COSEWIC assessment and update status report on the wolverine Gulo gulo in Canada
- Assessment Summary
- Executive Summary
- COSEWIC Mandate, Membership and Definitions
- Lists of Figures and Tables
- Species Information
- Population Sizes and Trends
- Limiting Factors and Threats
- Special Significance of the Species
- Existing Protection or Other Status
- Summary of Status Report
- Technical Summary
- Acknowledgements and Literature Cited
- Biographical Summary of Contractor and Authorities Consulted
- Nutrition and Interspecific Interactions
This document is not intended to provide a comprehensive literature review of wolverine biology, since many published reviews exist (Wilson 1982, Hash 1987, Hatler 1989, Banci 1994, Petersen 1997, Biodiversity Legal Foundation 2000, Dawson 2000, Fortin et al. 2002). Rather, recent literature and personal communications, which provide essential information for a scientific assessment of the current status of wolverines in Canada, are assigned priority. Despite the apparent wealth of literature on wolverines, they remain one of the least studied North American medium to large-sized carnivores.
Habitat and population changes since the previous COSEWIC assessment are important criteria for determining the current status. Aspects of the species biology which contribute to the wolverine’s resiliency to harvest, sensitivity to habitat change and ability to re-colonize unsaturated or vacant habitats are also vital for assessing population vulnerability.
The reproductive rate and hence the population resiliency of wolverines is relatively low. Most wolverines become sexually mature at two years of age (Rausch and Pearson 1972, Banci and Harestad 1988). The proportion of adult female carcasses that were pregnant ranged from 92% (Rausch and Pearson 1972) to 74% (Banci and Harestad 1988). The pregnancy rate declined from 92% for 2 year olds to 37% for combined 6 year old and older age classes. Delayed implantation of the blastocyst permits breeding in summer when females tend to be more sedentary. The average number of fetuses ranged from 2.8 to 3.4 in a Yukon study (Banci and Harestad 1988). The latter study was based on carcasses, therefore the actual litter size, following the re-absorption of fetuses and stillbirths, was lower. The size of litters is greatest for females over the age of 6 (Banci 1994), but the pregnancy rate for those older females is lower. Reproductive rates observed in Alaska and Idaho were 0.69 and 0.89 kits per female per year respectively (Magoun 1985, Copeland 1996), since females gave birth 2 or more years apart. The rate of mortality among kits and the most successful age classes of females at raising kits to weaning are unknown factors.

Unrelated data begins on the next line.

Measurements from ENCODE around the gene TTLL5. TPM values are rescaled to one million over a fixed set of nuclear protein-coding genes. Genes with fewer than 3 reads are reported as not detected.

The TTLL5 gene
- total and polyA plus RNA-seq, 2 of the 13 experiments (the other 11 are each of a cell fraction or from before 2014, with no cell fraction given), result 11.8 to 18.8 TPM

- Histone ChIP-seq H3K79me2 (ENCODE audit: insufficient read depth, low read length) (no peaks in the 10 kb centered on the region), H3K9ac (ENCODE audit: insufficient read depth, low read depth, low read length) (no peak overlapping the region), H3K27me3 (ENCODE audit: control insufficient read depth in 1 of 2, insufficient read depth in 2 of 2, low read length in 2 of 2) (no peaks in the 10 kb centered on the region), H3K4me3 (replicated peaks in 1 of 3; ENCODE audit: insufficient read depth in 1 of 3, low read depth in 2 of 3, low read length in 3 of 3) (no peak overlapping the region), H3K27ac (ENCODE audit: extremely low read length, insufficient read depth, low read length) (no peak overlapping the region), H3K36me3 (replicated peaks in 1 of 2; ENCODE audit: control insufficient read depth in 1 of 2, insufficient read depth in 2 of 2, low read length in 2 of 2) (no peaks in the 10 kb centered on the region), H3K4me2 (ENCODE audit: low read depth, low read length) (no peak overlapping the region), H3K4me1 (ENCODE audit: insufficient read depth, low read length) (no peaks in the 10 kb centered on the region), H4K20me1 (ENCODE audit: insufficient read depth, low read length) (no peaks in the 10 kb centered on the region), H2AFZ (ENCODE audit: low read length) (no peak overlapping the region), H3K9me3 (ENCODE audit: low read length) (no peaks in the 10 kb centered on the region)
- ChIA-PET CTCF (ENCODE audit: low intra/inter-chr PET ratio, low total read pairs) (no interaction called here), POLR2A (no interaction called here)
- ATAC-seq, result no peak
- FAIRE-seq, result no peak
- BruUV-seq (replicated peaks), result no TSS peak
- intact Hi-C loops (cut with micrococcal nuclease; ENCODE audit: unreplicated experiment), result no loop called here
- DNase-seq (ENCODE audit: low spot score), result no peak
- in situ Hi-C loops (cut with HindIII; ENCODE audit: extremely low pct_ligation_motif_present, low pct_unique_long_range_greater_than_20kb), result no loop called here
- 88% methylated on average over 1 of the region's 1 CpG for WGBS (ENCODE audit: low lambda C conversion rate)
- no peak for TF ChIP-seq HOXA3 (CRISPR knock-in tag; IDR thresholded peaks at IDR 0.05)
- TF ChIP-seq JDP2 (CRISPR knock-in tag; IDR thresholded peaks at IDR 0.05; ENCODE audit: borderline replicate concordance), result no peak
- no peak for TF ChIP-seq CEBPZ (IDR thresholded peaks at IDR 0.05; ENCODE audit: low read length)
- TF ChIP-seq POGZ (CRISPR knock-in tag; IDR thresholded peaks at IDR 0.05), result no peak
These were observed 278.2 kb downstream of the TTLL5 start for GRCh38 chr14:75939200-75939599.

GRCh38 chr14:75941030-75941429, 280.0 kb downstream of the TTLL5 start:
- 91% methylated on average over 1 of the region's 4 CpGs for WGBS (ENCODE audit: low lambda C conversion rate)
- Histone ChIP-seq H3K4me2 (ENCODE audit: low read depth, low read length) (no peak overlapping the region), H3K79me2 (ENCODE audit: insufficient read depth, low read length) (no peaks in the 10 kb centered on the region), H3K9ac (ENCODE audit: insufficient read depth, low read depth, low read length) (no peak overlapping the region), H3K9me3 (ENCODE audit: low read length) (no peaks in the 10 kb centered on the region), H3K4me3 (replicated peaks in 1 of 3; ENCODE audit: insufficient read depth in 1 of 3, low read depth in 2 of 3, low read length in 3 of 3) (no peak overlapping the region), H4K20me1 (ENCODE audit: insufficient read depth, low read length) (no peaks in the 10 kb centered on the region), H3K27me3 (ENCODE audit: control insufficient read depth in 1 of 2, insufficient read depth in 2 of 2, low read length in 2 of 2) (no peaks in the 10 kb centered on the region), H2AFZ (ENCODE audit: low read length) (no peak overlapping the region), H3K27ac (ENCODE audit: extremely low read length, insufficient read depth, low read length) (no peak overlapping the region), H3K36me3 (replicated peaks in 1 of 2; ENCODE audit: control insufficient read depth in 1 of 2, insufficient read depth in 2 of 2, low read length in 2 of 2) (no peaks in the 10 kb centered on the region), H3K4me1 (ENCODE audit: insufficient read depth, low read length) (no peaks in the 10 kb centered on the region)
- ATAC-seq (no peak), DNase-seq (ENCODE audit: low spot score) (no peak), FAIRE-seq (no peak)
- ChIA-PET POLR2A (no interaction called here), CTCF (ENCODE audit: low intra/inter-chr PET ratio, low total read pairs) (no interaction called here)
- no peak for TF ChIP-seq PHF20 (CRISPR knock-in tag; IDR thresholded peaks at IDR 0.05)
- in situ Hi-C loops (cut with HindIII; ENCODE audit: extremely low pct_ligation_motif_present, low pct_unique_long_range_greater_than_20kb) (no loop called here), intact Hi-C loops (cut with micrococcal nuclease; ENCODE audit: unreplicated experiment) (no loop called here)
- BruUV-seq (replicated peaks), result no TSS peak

The fact that female reproductive rates are highest in early adult years has implications for trapline management using untrapped areas as population refugia. The maintenance of refugia from trapping will ensure that older females are conserved, since trapping removes resident animals and vacant habitats are generally colonized by dispersing juveniles.
There is some debate over whether wolverine populations fluctuate with snowshoe hare (Lepus americanus) cycles, or if increased trappability leads to the perception of wolverine fluctuations (Hatler 1989). Hares are an important component of the wolverines’ diet (Banci 1987). Banci (1987) noted an increase in the harvest of adult males in March 1983 following the snowshoe hare population crash in 1982-83.